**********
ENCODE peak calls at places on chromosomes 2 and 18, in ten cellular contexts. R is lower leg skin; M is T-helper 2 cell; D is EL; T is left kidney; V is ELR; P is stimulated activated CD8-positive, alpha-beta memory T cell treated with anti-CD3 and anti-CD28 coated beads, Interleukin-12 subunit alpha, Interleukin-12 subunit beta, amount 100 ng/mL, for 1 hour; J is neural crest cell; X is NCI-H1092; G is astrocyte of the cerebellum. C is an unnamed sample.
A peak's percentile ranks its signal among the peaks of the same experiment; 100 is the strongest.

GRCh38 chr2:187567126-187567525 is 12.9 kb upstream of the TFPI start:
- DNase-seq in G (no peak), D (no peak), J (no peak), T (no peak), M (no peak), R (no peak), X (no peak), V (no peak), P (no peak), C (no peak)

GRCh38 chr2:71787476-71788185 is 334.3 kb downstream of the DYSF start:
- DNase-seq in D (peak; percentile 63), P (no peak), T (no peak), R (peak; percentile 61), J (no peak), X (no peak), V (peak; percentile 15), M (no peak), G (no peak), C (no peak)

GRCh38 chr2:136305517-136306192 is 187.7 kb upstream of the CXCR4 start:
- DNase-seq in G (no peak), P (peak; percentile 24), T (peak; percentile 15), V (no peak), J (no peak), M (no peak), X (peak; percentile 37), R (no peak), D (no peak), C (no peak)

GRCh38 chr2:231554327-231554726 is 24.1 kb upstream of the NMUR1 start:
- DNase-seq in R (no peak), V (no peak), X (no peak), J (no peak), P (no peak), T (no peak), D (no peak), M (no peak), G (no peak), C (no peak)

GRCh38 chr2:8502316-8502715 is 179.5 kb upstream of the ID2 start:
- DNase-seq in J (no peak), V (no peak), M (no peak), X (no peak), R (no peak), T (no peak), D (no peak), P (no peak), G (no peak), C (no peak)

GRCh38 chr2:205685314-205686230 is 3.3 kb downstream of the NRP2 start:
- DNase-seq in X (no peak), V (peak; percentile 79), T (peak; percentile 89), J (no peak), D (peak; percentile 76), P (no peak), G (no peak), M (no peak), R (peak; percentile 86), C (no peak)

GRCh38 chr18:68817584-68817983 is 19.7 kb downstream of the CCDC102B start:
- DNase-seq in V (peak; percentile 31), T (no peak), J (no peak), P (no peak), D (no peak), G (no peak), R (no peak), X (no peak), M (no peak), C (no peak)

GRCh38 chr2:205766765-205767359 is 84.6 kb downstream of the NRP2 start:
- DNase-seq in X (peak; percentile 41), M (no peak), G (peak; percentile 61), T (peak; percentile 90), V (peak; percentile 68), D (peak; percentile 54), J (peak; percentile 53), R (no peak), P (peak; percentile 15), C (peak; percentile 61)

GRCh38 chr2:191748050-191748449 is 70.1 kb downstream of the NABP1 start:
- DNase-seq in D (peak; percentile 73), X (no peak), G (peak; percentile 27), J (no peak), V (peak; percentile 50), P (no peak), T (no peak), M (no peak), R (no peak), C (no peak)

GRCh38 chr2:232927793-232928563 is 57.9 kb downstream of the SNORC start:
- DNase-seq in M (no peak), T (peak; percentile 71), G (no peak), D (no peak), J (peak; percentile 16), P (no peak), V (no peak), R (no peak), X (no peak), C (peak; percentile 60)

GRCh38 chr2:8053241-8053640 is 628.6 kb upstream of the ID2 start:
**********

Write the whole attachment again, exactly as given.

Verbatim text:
ENCODE peak calls at places on chromosomes 2 and 18, in ten cellular contexts. R is lower leg skin; M is T-helper 2 cell; D is EL; T is left kidney; V is ELR; P is stimulated activated CD8-positive, alpha-beta memory T cell treated with anti-CD3 and anti-CD28 coated beads, Interleukin-12 subunit alpha, Interleukin-12 subunit beta, amount 100 ng/mL, for 1 hour; J is neural crest cell; X is NCI-H1092; G is astrocyte of the cerebellum. C is an unnamed sample.
A peak's percentile ranks its signal among the peaks of the same experiment; 100 is the strongest.

GRCh38 chr2:187567126-187567525 is 12.9 kb upstream of the TFPI start:
- DNase-seq in G (no peak), D (no peak), J (no peak), T (no peak), M (no peak), R (no peak), X (no peak), V (no peak), P (no peak), C (no peak)

GRCh38 chr2:71787476-71788185 is 334.3 kb downstream of the DYSF start:
- DNase-seq in D (peak; percentile 63), P (no peak), T (no peak), R (peak; percentile 61), J (no peak), X (no peak), V (peak; percentile 15), M (no peak), G (no peak), C (no peak)

GRCh38 chr2:136305517-136306192 is 187.7 kb upstream of the CXCR4 start:
- DNase-seq in G (no peak), P (peak; percentile 24), T (peak; percentile 15), V (no peak), J (no peak), M (no peak), X (peak; percentile 37), R (no peak), D (no peak), C (no peak)

GRCh38 chr2:231554327-231554726 is 24.1 kb upstream of the NMUR1 start:
- DNase-seq in R (no peak), V (no peak), X (no peak), J (no peak), P (no peak), T (no peak), D (no peak), M (no peak), G (no peak), C (no peak)

GRCh38 chr2:8502316-8502715 is 179.5 kb upstream of the ID2 start:
- DNase-seq in J (no peak), V (no peak), M (no peak), X (no peak), R (no peak), T (no peak), D (no peak), P (no peak), G (no peak), C (no peak)

GRCh38 chr2:205685314-205686230 is 3.3 kb downstream of the NRP2 start:
- DNase-seq in X (no peak), V (peak; percentile 79), T (peak; percentile 89), J (no peak), D (peak; percentile 76), P (no peak), G (no peak), M (no peak), R (peak; percentile 86), C (no peak)

GRCh38 chr18:68817584-68817983 is 19.7 kb downstream of the CCDC102B start:
- DNase-seq in V (peak; percentile 31), T (no peak), J (no peak), P (no peak), D (no peak), G (no peak), R (no peak), X (no peak), M (no peak), C (no peak)

GRCh38 chr2:205766765-205767359 is 84.6 kb downstream of the NRP2 start:
- DNase-seq in X (peak; percentile 41), M (no peak), G (peak; percentile 61), T (peak; percentile 90), V (peak; percentile 68), D (peak; percentile 54), J (peak; percentile 53), R (no peak), P (peak; percentile 15), C (peak; percentile 61)

GRCh38 chr2:191748050-191748449 is 70.1 kb downstream of the NABP1 start:
- DNase-seq in D (peak; percentile 73), X (no peak), G (peak; percentile 27), J (no peak), V (peak; percentile 50), P (no peak), T (no peak), M (no peak), R (no peak), C (no peak)

GRCh38 chr2:232927793-232928563 is 57.9 kb downstream of the SNORC start:
- DNase-seq in M (no peak), T (peak; percentile 71), G (no peak), D (no peak), J (peak; percentile 16), P (no peak), V (no peak), R (no peak), X (no peak), C (peak; percentile 60)

GRCh38 chr2:8053241-8053640 is 628.6 kb upstream of the ID2 start: